“I wanted to make ambient music that was confrontational, that made people think more critically”Sam Kidel

Conscious of avoiding a similar fate, Kidel decided to write a piece of ambient music that purposely agitates listeners, as the title suggests. To test it out, Kidel phoned the helpline of the UK’s Department of Work and Pensions and played excerpts of his composition down the line, recording the responses of the bemused operators. The idea was partly inspired by Kidel’s own experience of working in a call centre. “It’s this really sterile, dehumanising environment,” he recalls, “where you’re unable to express yourself with the person on the other end of phone.”

Around the same time, he was also getting involved with a form of grassroots protest known as “hive spam”, in which offices are paralysed by a flood of phone calls – essentially the old school version of a DDoS attack. One of the protests Kidel participated in was aimed at the Home Office, which was then attempting to deport a woman whom a doctor had deemed too unwell to travel. “I was really intrigued by that method of resisting,” he says, “so I thought, why not do something similar by wasting [their] time playing music back down the phone?”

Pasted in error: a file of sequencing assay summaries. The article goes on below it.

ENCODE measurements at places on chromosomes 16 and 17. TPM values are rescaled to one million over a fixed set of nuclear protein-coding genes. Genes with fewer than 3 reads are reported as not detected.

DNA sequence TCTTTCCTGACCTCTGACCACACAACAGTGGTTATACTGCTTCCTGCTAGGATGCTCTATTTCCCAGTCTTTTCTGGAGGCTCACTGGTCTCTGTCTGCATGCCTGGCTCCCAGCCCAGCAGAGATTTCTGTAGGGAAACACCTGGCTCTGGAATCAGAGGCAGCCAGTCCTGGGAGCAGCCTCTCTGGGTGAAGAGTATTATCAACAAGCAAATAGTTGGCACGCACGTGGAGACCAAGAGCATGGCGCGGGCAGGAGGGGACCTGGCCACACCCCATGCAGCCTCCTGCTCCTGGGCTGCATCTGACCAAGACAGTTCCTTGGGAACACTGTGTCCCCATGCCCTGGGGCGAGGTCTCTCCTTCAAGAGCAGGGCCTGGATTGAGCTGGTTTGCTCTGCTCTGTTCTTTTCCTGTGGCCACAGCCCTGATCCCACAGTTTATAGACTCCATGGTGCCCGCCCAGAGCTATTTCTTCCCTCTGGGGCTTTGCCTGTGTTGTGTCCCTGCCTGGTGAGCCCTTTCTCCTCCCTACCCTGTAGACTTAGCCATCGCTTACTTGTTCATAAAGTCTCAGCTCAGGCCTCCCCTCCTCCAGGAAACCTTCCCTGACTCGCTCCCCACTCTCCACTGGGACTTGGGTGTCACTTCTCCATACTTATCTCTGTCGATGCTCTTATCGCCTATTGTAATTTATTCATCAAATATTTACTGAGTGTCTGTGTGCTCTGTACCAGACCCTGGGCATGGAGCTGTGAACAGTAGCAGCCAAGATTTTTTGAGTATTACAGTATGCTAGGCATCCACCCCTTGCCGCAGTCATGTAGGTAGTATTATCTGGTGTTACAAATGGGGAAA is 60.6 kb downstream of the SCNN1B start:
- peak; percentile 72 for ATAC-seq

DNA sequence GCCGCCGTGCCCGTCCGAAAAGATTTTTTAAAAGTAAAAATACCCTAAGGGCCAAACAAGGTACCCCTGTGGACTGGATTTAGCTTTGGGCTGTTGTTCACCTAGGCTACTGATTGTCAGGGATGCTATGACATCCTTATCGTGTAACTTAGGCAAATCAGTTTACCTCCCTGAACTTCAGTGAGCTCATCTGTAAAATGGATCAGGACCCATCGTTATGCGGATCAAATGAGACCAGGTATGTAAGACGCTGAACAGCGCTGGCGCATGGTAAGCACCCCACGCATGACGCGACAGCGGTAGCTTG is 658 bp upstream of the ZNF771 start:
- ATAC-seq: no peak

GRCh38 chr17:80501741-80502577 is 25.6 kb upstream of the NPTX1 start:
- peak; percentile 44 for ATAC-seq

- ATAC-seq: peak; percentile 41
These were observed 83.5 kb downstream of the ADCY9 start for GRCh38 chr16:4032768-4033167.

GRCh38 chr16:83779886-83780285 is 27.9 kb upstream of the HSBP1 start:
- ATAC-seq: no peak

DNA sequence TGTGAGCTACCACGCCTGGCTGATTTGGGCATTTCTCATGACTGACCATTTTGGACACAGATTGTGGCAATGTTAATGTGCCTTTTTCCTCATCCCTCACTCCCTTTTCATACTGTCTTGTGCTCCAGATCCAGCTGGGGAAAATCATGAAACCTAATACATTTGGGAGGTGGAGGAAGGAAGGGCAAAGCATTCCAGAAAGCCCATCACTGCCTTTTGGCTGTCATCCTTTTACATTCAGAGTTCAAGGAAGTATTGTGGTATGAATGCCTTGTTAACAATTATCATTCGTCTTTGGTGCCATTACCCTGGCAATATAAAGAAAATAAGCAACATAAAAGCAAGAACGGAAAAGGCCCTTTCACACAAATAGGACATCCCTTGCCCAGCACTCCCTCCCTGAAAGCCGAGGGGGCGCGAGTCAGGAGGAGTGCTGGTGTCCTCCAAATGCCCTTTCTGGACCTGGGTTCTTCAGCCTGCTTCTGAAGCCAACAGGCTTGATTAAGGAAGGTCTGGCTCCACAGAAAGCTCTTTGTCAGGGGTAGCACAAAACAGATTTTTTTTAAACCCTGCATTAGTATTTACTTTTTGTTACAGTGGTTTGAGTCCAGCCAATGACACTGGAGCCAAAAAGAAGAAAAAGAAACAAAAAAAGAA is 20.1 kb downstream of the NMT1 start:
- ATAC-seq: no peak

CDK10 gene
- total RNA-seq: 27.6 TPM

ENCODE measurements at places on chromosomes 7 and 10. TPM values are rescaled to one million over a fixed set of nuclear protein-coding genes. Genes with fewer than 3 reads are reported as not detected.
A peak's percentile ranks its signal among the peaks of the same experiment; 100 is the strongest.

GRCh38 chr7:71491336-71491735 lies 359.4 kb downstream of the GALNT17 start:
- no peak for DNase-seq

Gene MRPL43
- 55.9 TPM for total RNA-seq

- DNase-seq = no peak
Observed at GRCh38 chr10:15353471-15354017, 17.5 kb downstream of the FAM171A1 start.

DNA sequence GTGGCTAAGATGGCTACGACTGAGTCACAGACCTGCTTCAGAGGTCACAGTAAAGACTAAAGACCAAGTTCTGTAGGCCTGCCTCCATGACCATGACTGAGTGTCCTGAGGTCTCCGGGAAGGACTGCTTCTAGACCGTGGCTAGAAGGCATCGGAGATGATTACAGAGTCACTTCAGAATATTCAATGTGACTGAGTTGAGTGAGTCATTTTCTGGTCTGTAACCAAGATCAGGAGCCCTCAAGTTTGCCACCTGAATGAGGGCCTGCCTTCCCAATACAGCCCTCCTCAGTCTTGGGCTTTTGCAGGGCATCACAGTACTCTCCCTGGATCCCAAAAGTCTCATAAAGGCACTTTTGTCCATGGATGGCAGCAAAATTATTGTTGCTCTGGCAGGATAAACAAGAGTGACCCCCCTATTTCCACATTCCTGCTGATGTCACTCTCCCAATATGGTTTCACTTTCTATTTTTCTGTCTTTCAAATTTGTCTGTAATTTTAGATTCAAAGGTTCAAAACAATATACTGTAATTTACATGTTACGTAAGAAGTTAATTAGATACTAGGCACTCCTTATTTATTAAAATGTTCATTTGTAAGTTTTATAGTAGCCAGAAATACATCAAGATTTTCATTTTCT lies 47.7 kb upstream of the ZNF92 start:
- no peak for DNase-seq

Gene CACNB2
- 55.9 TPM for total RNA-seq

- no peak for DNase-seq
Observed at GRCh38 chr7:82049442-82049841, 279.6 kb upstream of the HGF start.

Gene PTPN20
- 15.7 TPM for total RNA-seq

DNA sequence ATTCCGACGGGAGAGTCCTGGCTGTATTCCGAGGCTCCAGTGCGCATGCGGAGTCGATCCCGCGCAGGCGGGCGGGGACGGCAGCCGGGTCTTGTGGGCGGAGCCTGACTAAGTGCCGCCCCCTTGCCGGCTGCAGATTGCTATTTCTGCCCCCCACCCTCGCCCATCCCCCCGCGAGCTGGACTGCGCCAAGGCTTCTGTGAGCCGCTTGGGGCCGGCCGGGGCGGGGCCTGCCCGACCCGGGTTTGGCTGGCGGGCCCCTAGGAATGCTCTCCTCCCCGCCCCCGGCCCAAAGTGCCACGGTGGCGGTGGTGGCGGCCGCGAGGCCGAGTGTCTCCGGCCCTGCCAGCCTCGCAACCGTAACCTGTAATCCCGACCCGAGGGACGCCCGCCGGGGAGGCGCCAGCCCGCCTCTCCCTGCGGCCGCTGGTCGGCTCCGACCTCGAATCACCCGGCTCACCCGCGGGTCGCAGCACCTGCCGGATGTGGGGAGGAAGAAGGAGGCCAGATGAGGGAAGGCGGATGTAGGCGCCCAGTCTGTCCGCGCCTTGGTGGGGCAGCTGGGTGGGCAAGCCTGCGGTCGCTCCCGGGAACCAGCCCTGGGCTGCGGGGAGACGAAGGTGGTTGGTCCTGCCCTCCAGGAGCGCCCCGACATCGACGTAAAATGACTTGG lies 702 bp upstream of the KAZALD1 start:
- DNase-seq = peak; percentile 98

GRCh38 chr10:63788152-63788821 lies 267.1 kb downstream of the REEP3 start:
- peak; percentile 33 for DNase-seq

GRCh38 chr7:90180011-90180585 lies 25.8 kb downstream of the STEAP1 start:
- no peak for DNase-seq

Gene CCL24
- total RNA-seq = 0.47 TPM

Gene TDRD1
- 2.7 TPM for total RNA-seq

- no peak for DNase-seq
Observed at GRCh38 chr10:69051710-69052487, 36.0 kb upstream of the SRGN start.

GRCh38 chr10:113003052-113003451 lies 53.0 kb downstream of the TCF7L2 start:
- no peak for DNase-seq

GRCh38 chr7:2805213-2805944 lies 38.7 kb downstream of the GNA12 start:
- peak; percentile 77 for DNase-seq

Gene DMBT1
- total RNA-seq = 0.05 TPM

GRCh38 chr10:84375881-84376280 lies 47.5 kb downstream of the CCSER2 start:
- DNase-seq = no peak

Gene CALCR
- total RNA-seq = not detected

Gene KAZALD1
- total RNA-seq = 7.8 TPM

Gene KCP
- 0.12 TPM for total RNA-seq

Kidel couldn’t have chosen a more fitting medium for his experiment. The widespread use of ambient as hold music made it synonymous with the frustrating experience of being left hanging at the end of the line. Market researchers had previously suggested that playing soft instrumental music would calm dissatisfied customers and make them less likely to hang up early, but a 2014 study published in the Journal of Applied Social Psychology revealed that callers have now become so accustomed to “elevator music” that even a soundtrack of bygone chart hits angers them less.

Kidel was similarly interested in trying to provoke a reaction. “I wanted to make ambient music that was confrontational, that made people think more critically,” he explains. To counteract the supposedly sedating properties of ambient, Kidel sabotaged one of his own “pretty” compositions to make it subtly disturbing. The resulting 20-minute long piece is deceptive: just as you begin drift off, you’re interrupted by an off note or a staccato burst of bass. It refuses to recede into the background.